The New York Attorney General Is Going After Airbnb For What It Calls 'Illegal Hotels'

Brian cheskyGetty Images/BloombergAirbnb co-founder, CEO Brian Chesky

The New York Attorney General’s office filed legal paperwork on Friday to compel Airbnb to turn over names of some of its users.

The AG wants to subpoena Airbnb’s records to locate people it believes are running “illegal hotels,” according to an AG spokesperson.

New York’s top attorney believes that some people are using Airbnb to rent rooms as a business, sidestepping licensing requirements and not complying with rules like fire safety regulations, the spokesperson said. The AG is also looking at how hotel tax laws should apply to Airbnb rentals, the court documents said.

The spokesperson says the AG isn’t trying to shut down Airbnb entirely in New York, nor stop people from using it to rent out a spare room now and then.

“It is illegal for residents of Class A buildings to rent out their apartments for any period of time less than 30 days unless they are also present in the apartment,” the documents say.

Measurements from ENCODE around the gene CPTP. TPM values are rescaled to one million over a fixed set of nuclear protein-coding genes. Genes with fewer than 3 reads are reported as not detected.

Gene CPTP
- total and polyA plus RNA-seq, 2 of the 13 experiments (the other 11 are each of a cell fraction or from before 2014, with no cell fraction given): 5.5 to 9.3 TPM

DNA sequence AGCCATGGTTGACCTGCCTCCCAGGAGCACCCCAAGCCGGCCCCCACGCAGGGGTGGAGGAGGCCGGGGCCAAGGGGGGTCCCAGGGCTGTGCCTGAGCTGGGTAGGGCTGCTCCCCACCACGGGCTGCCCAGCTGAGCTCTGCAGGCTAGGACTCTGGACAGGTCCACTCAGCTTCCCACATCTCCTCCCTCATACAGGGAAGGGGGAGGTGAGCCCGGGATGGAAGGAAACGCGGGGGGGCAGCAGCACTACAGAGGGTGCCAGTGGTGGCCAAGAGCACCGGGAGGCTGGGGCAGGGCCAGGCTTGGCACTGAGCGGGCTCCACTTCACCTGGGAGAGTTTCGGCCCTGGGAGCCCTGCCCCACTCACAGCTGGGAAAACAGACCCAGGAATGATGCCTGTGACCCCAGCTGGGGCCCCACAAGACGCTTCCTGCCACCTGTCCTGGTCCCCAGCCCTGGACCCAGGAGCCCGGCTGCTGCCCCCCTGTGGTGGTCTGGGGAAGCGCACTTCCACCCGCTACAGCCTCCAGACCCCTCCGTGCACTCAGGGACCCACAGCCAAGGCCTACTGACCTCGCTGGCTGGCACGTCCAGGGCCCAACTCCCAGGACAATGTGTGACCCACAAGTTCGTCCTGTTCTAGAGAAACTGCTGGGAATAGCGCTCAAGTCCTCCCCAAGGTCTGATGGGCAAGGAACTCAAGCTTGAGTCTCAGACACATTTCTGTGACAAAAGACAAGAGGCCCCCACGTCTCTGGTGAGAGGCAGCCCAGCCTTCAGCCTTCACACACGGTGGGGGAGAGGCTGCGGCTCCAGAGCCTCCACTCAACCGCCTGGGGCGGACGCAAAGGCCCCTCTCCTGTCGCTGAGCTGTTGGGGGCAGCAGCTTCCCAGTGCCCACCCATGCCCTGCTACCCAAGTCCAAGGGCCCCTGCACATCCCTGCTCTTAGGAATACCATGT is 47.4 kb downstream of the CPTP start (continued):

In other words, in New York, it is ok to sublet your apartment for a month or more; it’s not ok to rent it for a few nights.

One reason the AG is pursuing this is because of an increasing number of complaints by landlords and fellow tenants when Airbnb rentals go awry, according to the documents.

The AG’s office is especially interested in finding those Airbnb users who have multiple New York listings on the website, the spokesperson told us. The spokesperson sent us a list of the type of user they want to investigate, those that have 15-140 properties for rent through the website.

Airbnb has filed a motion to quash the subpoena.

On its blog, Airbnb argues that the issue in New York is hotel taxes:

“Earlier this week, we released new data indicating that the Airbnb community will generate $US768 million in economic activity in New York and support 6,600 jobs this year. We highlighted a state law that prevents Airbnb from collecting and remitting $US21 million in hotel taxes. And we asked leaders to work with us to change the law to permit Airbnb to collect and remit taxes on behalf of our hosts and guests. It isn’t every day that a company offers to help contribute more tax revenue.”

Airbnb is fighting legal battles on both coasts. People in San Francisco are getting evicted for using Airbnb and are starting to fight back.

We reached out to Airbnb for further comment and will update when we hear back.

Here’s the full court document that spells out the AG’s argument:

Brief AirBnb 11.8.13

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